In 2020-21, he averaged career highs in 3-point percentage (.378), field goal percentage (.414), free throw percentage (.781), true shooting percentage (.551) and points per game (14.6).

He also protected the ball like never before with a career-low 14.5 turnover percentage, while his usage percentage was also at a career high (20.5).

Ball has struggled with injury issues throughout his young career and has yet to play a full season in the NBA. He missed 65 games in his first two seasons with the Lakers and a combined 26 in the past two years with the Pelicans.

The Bulls are sending Tomas Satoransky, Garrett Temple and a second-round pick back to the Pelicans in the deal, sources told ESPN’s Tim Bontemps. Temple is joining the Pelicans on a new 3-year, $15 million deal, sources told ESPN. The last year of that deal is not guaranteed, a source told The Undefeated’s Marc Spears.

Undrafted out of Texas A&M, Caruso is a poster child for using alternative avenues to find a home in the league — first playing in the G League and later latching onto the Lakers with a two-way contract — before signing a two-year deal with L.A. in the summer of 2019.

The 27-year-old wing showed off his versatility last season, playing minutes at shooting guard, small forward and point guard for the Lakers. He finished the season averaging 6.4 points, 2.9 rebounds and 2.8 assists in 21 minutes per game and shot 40.1 percent from 3.

Caruso missed 14 games during the regular season because of health and safety protocols and various other injuries. He also had to exit the Lakers’ Game 6 series-ending loss to Phoenix in the first round of the playoffs with a left ankle strain.

L.A. expressed interest in re-signing Caruso, sources told ESPN’s Dave McMenamin, but the Lakers’ offer as a cap conscious, repeat tax-paying team was not as enticing for the four-year veteran.

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Atlanta Hawks reach $207 million max extension with star point guard Trae Young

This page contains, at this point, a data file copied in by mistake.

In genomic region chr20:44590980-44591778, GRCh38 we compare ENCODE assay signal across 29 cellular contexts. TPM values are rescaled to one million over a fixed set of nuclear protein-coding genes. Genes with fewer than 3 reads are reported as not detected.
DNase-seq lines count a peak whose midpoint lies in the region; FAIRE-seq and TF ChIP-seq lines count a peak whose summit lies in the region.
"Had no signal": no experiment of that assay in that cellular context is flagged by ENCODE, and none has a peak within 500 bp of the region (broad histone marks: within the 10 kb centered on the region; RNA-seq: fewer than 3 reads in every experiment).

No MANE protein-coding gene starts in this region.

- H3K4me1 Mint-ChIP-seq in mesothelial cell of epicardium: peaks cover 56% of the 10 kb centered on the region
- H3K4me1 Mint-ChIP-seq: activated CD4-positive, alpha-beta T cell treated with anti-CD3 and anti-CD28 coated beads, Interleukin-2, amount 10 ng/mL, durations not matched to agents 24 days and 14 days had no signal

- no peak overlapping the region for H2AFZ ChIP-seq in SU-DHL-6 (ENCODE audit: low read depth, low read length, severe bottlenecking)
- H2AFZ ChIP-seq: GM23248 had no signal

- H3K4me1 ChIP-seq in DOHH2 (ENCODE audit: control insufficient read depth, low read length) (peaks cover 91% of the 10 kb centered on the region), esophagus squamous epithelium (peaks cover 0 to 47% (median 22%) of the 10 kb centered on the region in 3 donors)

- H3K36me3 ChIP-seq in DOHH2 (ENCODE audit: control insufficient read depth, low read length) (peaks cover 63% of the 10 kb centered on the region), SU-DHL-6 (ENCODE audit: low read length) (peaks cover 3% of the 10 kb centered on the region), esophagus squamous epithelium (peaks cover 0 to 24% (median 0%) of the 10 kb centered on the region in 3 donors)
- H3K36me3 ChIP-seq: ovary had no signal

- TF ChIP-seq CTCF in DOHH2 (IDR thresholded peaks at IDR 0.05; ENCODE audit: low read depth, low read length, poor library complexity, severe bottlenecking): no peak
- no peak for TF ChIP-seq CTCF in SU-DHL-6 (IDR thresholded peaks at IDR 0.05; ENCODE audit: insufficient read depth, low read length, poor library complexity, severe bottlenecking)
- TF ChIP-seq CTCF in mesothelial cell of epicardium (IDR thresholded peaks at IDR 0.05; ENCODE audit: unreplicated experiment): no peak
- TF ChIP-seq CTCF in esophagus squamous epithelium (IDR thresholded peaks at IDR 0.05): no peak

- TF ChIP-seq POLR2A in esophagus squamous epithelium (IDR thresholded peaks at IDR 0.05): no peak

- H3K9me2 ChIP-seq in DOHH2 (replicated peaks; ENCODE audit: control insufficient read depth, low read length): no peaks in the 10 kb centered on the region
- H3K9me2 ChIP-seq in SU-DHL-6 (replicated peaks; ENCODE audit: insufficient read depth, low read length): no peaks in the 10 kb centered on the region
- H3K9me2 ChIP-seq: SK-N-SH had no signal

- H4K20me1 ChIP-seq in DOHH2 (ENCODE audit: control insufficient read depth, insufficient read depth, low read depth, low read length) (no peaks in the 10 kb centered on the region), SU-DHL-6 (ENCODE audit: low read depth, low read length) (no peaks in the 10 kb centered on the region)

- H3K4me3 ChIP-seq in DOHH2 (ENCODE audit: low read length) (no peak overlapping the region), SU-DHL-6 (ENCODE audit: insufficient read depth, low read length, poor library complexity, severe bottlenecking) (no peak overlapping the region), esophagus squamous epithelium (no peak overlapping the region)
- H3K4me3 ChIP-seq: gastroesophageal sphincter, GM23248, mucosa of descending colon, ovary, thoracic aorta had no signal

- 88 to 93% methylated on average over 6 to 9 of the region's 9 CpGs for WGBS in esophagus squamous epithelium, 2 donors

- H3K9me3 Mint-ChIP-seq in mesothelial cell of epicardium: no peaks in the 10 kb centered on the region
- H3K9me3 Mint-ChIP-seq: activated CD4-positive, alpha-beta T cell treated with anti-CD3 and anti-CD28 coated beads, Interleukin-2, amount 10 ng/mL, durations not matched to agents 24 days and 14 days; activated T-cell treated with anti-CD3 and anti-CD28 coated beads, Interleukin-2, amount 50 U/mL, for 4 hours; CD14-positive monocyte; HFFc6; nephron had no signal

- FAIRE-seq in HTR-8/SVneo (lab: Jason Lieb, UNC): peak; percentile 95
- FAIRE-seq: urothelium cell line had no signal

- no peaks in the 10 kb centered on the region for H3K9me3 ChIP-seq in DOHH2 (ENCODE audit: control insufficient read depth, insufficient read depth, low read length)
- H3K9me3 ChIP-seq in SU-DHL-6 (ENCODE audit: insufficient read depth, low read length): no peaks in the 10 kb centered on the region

Atlanta Hawks All-Star point guard Trae Young has agreed to a five-year, $207 million designated rookie maximum extension, his agent Omar Wilkes of Klutch Sports told ESPN’s Adrian Wojnarowski.

The contract will kick in during the 2022-23 season and run through 2026-27.

Negotiations with Young over a max extension on his rookie deal weren’t too complicated after his brilliant playoff run for the Hawks, who advanced to the Eastern Conference finals after not making the playoffs each of the past three seasons.

Young was the driving force behind that success, leading the team to upset victories over the New York Knicks and Philadelphia 76ers before pushing the Milwaukee Bucks to six games in the Eastern Conference finals, even as Young missed two games in that series with a bone bruise in his right foot and a sprained right ankle.

Young, who averaged 28.8 points and 9.5 assists during that playoff run, had previously established himself as one of the NBA’s elite young guards in his three seasons after Atlanta traded back to take him in the 2018 NBA draft as part of the deal that saw the Dallas Mavericks wind up with Luka Doncic.

While Young ultimately missed the All-Star team this season, he answered any lingering questions about his ability to impact winning during Atlanta’s postseason run.

ESPN’s Tim Bontemps contributed to this report.